A variety of resources designed to fill the gaps for disenfranchised players, including union hardship funds and NFL citywide hospital networks where players receive free annual health checks and other care there is. But in a sport where a career ends with his one play and can leave a long-term impact on a player, that’s often not enough.
All injured players can apply for duty benefits, a category of disability. Approved players receive at least $4,500 per month or $54,000 per year for 7.5 years.
“It’s basically injury retirement,” said Paul Scott, who worked for the NFL Player Benefit Disability Plan before launching the benefits huddle to help players file claims.
As program manager until 2016, Scott answered calls from players applying for benefits, so he knew firsthand how difficult it was to get benefits approved. At that point, only about half of the applications for Line of Duty benefits were approved, Scott said. The union declined to say what its current approval rating is.
About $320 million will be paid out this year to about 3,200 former players who receive some kind of disability benefit, according to the union. “We advocate a fair process to ensure that all players are treated equally when applying,” the union said in a statement.
So far, Motta is one of the applicants rejected by the Disability Commission.
Motta was eager to play at Lambeau Field that day, so he wrapped his broken right hand in a club and was given a trudle before the match to ease the pain.
After the collision that fractured his vertebrae, Motta was still dazed when he was brought back onto the field to fill in the safety of the starting line-up, who left the game with a concussion. After the game, he felt no pain in his neck until he struggled to remove his pads. Only after Motta had attended practice and started the next game did the team send Motta for magnetic resonance imaging of his spine.
Motta said his application for Line of Duty benefits was denied based on the disability plan’s points system.
“Not many athletes experience fractures of the C1 vertebra, so they really don’t know how to assess the symptoms.” became.”
Motta received workers’ compensation and sued the Falcons medical staff over the treatment of his injuries (the lawsuit was settled out of court). Sitting at a desk in a customer service job made the pain worse, so he now teaches qigong, a Chinese mind-body practice, and works as a freediving instructor. We plan to make a final appeal to the Board of Appeals.
Benefits are out of reach, even with injuries
Fifteen years before Hamlin collapsed, former Bills tight end Kevin Everett suffered a spinal cord injury in the opening game of the 2007 season, his third game in the league. Initially paralyzed from the neck down, Everett earned his right by spending the season on the disabled list.
Disqualified players may apply for full and permanent disability, but must meet strict criteria to be eligible. It’s unclear what kind of support Hamlin will need, but Troy Vincent, the NFL’s executive vice president of football operations, said he would “get the resources he needs” to live a “full life.” I promise.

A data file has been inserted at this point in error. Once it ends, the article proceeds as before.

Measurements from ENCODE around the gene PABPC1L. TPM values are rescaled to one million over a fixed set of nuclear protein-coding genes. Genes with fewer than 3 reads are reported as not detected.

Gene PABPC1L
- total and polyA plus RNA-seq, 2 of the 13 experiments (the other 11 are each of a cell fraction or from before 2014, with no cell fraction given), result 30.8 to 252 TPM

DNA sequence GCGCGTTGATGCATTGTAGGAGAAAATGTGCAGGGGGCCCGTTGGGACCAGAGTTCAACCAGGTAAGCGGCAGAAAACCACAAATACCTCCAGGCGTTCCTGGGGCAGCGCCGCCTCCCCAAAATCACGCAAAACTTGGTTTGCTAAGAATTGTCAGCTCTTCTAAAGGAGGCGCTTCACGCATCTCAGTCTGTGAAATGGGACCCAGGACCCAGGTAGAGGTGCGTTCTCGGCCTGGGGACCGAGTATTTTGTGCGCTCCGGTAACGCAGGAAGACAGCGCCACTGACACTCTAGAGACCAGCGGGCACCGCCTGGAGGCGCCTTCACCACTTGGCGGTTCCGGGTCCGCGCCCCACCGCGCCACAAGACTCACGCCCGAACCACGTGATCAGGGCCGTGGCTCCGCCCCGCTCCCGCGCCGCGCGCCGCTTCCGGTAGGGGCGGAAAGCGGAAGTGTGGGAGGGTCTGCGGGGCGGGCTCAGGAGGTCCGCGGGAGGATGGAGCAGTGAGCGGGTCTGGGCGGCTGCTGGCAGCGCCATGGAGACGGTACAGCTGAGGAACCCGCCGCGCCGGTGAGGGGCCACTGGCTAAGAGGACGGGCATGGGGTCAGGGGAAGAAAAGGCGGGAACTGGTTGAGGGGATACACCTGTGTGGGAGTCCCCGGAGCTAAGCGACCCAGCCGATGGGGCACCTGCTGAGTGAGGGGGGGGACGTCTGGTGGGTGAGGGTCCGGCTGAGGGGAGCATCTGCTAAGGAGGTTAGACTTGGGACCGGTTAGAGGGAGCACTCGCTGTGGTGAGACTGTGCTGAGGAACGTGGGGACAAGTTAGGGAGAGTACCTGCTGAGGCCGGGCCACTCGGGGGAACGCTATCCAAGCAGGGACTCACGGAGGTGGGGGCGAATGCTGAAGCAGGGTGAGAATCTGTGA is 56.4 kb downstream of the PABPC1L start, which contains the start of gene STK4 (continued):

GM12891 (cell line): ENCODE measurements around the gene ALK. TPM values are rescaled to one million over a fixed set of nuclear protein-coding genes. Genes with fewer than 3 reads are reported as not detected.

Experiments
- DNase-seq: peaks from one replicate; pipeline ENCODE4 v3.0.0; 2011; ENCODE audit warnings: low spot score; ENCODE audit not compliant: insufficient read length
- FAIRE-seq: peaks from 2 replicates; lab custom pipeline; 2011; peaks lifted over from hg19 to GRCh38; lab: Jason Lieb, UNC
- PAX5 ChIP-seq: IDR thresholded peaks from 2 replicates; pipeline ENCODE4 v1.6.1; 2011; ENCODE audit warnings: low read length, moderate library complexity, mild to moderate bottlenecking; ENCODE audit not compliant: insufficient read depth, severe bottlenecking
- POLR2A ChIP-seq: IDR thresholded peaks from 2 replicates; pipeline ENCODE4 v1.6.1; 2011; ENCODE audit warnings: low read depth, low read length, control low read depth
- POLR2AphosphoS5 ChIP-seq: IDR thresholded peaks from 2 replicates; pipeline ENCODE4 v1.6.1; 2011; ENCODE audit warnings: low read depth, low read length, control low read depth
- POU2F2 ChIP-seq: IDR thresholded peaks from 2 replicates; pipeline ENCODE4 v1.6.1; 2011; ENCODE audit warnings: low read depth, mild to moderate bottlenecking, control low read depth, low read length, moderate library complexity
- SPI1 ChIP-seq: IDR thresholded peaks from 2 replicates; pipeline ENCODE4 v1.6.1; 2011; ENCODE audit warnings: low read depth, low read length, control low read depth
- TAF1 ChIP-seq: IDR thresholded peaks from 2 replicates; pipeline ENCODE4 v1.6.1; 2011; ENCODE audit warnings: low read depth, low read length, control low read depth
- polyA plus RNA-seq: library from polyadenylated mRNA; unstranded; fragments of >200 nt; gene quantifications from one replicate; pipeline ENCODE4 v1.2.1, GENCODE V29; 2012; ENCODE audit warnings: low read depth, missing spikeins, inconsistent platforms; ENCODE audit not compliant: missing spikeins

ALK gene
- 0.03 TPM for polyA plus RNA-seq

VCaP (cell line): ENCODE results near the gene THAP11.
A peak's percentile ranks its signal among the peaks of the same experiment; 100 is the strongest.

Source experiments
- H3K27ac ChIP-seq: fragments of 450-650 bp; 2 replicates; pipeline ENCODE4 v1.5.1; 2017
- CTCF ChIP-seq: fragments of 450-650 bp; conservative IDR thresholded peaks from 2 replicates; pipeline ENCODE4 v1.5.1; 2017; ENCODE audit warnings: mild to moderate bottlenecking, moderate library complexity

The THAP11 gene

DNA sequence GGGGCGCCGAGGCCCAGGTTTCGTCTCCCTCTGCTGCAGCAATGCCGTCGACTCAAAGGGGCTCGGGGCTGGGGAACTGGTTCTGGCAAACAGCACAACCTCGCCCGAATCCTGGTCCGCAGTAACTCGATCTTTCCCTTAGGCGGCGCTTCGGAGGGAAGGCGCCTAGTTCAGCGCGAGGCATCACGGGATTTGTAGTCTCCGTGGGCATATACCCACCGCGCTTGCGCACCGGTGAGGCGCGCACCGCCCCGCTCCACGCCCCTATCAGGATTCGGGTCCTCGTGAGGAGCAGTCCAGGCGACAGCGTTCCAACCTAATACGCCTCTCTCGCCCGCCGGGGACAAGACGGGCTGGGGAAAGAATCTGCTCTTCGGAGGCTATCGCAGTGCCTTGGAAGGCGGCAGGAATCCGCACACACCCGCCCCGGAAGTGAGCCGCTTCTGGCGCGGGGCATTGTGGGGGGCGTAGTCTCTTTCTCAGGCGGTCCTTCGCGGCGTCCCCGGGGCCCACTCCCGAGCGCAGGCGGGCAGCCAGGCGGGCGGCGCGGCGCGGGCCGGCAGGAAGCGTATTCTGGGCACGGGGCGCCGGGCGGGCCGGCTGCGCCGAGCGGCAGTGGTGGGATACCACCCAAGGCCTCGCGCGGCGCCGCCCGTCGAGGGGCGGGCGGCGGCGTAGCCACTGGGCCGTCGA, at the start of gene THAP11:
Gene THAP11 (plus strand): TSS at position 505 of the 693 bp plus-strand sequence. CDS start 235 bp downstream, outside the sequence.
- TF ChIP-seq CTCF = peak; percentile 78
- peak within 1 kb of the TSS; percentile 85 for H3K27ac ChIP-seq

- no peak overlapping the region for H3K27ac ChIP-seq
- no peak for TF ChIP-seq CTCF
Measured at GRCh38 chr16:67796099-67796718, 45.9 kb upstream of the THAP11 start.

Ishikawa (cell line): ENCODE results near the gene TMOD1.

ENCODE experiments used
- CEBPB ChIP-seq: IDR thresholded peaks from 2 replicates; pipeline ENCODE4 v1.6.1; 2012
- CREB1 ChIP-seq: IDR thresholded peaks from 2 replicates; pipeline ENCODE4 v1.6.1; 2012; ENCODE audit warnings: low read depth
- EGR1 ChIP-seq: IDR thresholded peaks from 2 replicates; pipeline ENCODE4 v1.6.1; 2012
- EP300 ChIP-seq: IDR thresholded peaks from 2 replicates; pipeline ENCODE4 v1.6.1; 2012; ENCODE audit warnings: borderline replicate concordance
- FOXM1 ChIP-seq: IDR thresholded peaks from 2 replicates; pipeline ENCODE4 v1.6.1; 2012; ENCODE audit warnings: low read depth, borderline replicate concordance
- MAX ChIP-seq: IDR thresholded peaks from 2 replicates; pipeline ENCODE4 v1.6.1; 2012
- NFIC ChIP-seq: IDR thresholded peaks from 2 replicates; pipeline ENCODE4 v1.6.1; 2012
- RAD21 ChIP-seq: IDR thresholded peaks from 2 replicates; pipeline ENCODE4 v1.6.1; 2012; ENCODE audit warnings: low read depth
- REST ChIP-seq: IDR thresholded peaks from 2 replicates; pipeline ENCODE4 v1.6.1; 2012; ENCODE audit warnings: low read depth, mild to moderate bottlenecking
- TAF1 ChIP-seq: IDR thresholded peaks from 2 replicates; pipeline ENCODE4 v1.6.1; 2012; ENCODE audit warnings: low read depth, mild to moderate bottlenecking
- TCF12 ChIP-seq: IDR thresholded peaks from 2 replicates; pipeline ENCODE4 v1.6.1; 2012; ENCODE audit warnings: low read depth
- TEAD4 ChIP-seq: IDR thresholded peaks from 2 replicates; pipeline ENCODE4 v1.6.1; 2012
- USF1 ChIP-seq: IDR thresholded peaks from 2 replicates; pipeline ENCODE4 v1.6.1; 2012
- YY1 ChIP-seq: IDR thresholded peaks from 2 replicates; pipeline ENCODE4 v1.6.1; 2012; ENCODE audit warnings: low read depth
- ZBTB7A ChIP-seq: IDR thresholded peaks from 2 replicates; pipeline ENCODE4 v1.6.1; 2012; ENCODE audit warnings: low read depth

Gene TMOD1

However, this ad-hoc approach raises fairness issues. Many unearned players who quietly left the NFL because their careers ended are largely left to deal with themselves.
Kenny Blair, who joined the Philadelphia Eagles as an undrafted rookie in 1981, was injured during training camp. As he jumped to catch the pass, a defender hit his chest helmet first, breaking his sternum and leading to cardiac arrest. Blair spent weeks in the hospital and had a metal plate placed in his chest.
Blair said he had to sign a release letter to receive his final paycheck. He never played a match in the league.
Blair doesn’t remember who told him how to apply for benefits and was ineligible for pensions or other retirement benefits. I suffer from vertigo and nerve and vision problems.
“It was dirty for them to hurt me like that,” he said. “All I wanted to do was play football.”
Offensive lineman Cameron Clarke, a fourth-round 2020 Jets draft pick, collapsed after colliding with a teammate during practice at the second training camp. He lost sensation in his entire body except his right arm for over an hour. A specialist diagnosed him with a spinal cord injury and told him that if he continued playing football, he would risk being permanently paralyzed.
Clark, who was forced to retire at age 24, said he applied for disability benefits but was denied.
“My career ended because of an injury that happened at an NFL facility,” Clark said. I felt I was entitled to a job, but I was rejected.”
Whether or not these players’ appeals are approved, the harsh reality Hamlin’s injury has highlighted is unlikely to change.
“For humanitarian and business reasons, no one wants this to happen again,” said Nellie Drew, a professor of sports law at the University of Buffalo. , which epitomizes how the game is very, very dangerous.”